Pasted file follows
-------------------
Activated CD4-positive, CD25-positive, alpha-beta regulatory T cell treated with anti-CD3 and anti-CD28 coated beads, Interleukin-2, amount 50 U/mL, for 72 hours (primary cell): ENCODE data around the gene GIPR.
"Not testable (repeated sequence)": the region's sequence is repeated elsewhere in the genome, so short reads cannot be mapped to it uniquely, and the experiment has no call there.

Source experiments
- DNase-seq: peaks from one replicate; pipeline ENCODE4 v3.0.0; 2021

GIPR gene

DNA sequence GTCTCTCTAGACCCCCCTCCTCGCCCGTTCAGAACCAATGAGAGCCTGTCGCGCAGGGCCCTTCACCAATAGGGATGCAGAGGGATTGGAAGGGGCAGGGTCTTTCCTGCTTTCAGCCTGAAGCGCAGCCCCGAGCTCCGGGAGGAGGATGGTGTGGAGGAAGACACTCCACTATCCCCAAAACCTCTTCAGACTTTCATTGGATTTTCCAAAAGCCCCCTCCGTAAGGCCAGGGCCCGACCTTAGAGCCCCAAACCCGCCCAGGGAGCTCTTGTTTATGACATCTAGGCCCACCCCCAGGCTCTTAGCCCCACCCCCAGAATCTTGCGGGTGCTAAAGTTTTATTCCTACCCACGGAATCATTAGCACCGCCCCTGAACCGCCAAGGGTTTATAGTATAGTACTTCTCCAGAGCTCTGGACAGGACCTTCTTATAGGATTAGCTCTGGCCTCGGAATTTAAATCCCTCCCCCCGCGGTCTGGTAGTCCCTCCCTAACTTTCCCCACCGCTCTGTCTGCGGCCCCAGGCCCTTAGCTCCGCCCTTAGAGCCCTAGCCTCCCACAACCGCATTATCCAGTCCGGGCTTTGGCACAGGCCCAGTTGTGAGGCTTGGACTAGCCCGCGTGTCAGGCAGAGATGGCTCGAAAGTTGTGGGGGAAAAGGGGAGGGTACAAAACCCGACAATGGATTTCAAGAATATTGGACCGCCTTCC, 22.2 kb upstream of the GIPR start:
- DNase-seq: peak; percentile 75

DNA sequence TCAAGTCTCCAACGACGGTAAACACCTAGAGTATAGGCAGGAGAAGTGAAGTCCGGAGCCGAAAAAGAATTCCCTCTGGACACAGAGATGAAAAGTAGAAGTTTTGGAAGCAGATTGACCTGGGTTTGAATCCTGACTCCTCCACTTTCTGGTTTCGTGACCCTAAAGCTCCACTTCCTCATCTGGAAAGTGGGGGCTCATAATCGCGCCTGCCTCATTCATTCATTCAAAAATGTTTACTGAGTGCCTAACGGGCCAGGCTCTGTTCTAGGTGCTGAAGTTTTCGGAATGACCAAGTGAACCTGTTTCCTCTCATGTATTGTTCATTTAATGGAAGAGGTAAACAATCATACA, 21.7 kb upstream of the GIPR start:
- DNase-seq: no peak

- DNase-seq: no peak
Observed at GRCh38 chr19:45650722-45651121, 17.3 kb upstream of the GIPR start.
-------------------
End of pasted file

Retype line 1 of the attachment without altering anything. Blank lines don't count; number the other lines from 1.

Activated CD4-positive, CD25-positive, alpha-beta regulatory T cell treated with anti-CD3 and anti-CD28 coated beads, Interleukin-2, amount 50 U/mL, for 72 hours (primary cell): ENCODE data around the gene GIPR.